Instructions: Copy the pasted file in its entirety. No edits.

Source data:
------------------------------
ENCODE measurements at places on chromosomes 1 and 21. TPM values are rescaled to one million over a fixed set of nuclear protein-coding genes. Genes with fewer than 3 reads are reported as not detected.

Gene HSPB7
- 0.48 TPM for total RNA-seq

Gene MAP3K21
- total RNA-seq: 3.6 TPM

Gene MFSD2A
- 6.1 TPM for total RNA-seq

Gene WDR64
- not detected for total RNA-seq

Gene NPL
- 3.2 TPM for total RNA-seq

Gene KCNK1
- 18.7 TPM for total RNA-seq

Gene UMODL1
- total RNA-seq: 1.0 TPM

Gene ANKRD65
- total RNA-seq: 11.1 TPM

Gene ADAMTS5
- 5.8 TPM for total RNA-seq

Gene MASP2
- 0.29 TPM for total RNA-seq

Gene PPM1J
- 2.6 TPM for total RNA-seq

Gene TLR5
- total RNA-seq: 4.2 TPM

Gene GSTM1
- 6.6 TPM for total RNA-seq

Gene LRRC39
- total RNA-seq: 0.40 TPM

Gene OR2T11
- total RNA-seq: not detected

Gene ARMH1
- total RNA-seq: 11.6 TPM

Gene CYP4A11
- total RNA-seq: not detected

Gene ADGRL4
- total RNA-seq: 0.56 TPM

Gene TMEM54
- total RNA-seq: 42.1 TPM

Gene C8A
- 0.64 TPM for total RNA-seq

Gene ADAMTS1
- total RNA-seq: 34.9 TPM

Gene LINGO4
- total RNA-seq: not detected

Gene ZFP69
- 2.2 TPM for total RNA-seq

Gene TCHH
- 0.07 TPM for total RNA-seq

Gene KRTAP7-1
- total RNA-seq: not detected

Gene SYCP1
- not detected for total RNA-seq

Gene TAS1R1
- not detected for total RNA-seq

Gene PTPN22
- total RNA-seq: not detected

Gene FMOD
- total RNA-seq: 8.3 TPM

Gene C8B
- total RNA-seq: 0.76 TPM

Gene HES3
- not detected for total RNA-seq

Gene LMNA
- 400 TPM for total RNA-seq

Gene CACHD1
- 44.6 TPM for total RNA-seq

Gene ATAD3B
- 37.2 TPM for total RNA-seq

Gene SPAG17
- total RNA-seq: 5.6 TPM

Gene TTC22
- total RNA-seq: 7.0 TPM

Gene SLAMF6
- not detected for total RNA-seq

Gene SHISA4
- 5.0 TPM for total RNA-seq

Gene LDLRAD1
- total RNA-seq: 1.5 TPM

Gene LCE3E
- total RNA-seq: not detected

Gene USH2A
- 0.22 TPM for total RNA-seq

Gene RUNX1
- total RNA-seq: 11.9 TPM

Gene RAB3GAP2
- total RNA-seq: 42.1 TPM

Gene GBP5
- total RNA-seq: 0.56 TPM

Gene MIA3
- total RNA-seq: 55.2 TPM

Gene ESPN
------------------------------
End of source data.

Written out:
ENCODE measurements at places on chromosomes 1 and 21. TPM values are rescaled to one million over a fixed set of nuclear protein-coding genes. Genes with fewer than 3 reads are reported as not detected.

Gene HSPB7
- 0.48 TPM for total RNA-seq

Gene MAP3K21
- total RNA-seq: 3.6 TPM

Gene MFSD2A
- 6.1 TPM for total RNA-seq

Gene WDR64
- not detected for total RNA-seq

Gene NPL
- 3.2 TPM for total RNA-seq

Gene KCNK1
- 18.7 TPM for total RNA-seq

Gene UMODL1
- total RNA-seq: 1.0 TPM

Gene ANKRD65
- total RNA-seq: 11.1 TPM

Gene ADAMTS5
- 5.8 TPM for total RNA-seq

Gene MASP2
- 0.29 TPM for total RNA-seq

Gene PPM1J
- 2.6 TPM for total RNA-seq

Gene TLR5
- total RNA-seq: 4.2 TPM

Gene GSTM1
- 6.6 TPM for total RNA-seq

Gene LRRC39
- total RNA-seq: 0.40 TPM

Gene OR2T11
- total RNA-seq: not detected

Gene ARMH1
- total RNA-seq: 11.6 TPM

Gene CYP4A11
- total RNA-seq: not detected

Gene ADGRL4
- total RNA-seq: 0.56 TPM

Gene TMEM54
- total RNA-seq: 42.1 TPM

Gene C8A
- 0.64 TPM for total RNA-seq

Gene ADAMTS1
- total RNA-seq: 34.9 TPM

Gene LINGO4
- total RNA-seq: not detected

Gene ZFP69
- 2.2 TPM for total RNA-seq

Gene TCHH
- 0.07 TPM for total RNA-seq

Gene KRTAP7-1
- total RNA-seq: not detected

Gene SYCP1
- not detected for total RNA-seq

Gene TAS1R1
- not detected for total RNA-seq

Gene PTPN22
- total RNA-seq: not detected

Gene FMOD
- total RNA-seq: 8.3 TPM

Gene C8B
- total RNA-seq: 0.76 TPM

Gene HES3
- not detected for total RNA-seq

Gene LMNA
- 400 TPM for total RNA-seq

Gene CACHD1
- 44.6 TPM for total RNA-seq

Gene ATAD3B
- 37.2 TPM for total RNA-seq

Gene SPAG17
- total RNA-seq: 5.6 TPM

Gene TTC22
- total RNA-seq: 7.0 TPM

Gene SLAMF6
- not detected for total RNA-seq

Gene SHISA4
- 5.0 TPM for total RNA-seq

Gene LDLRAD1
- total RNA-seq: 1.5 TPM

Gene LCE3E
- total RNA-seq: not detected

Gene USH2A
- 0.22 TPM for total RNA-seq

Gene RUNX1
- total RNA-seq: 11.9 TPM

Gene RAB3GAP2
- total RNA-seq: 42.1 TPM

Gene GBP5
- total RNA-seq: 0.56 TPM

Gene MIA3
- total RNA-seq: 55.2 TPM

Gene ESPN